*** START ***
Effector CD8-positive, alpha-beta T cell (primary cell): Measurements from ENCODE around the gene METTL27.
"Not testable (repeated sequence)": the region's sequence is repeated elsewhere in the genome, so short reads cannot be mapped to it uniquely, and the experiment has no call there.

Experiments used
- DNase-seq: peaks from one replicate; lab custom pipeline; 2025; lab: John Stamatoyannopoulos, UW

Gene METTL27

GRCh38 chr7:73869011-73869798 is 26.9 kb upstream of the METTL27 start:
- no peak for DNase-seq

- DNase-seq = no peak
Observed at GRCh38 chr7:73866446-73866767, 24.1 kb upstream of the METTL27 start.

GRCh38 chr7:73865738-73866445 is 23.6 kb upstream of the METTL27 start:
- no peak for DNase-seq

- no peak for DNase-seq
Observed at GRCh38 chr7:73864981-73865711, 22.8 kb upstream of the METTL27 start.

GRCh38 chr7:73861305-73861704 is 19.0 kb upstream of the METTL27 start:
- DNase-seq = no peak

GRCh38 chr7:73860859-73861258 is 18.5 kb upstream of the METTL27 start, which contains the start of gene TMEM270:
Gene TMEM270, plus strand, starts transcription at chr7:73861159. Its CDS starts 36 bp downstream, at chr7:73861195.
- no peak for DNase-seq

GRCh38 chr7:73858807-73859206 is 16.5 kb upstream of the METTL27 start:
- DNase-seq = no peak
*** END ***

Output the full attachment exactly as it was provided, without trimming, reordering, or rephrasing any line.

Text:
Effector CD8-positive, alpha-beta T cell (primary cell): Measurements from ENCODE around the gene METTL27.
"Not testable (repeated sequence)": the region's sequence is repeated elsewhere in the genome, so short reads cannot be mapped to it uniquely, and the experiment has no call there.

Experiments used
- DNase-seq: peaks from one replicate; lab custom pipeline; 2025; lab: John Stamatoyannopoulos, UW

Gene METTL27

GRCh38 chr7:73869011-73869798 is 26.9 kb upstream of the METTL27 start:
- no peak for DNase-seq

- DNase-seq = no peak
Observed at GRCh38 chr7:73866446-73866767, 24.1 kb upstream of the METTL27 start.

GRCh38 chr7:73865738-73866445 is 23.6 kb upstream of the METTL27 start:
- no peak for DNase-seq

- no peak for DNase-seq
Observed at GRCh38 chr7:73864981-73865711, 22.8 kb upstream of the METTL27 start.

GRCh38 chr7:73861305-73861704 is 19.0 kb upstream of the METTL27 start:
- DNase-seq = no peak

GRCh38 chr7:73860859-73861258 is 18.5 kb upstream of the METTL27 start, which contains the start of gene TMEM270:
Gene TMEM270, plus strand, starts transcription at chr7:73861159. Its CDS starts 36 bp downstream, at chr7:73861195.
- no peak for DNase-seq

GRCh38 chr7:73858807-73859206 is 16.5 kb upstream of the METTL27 start:
- DNase-seq = no peak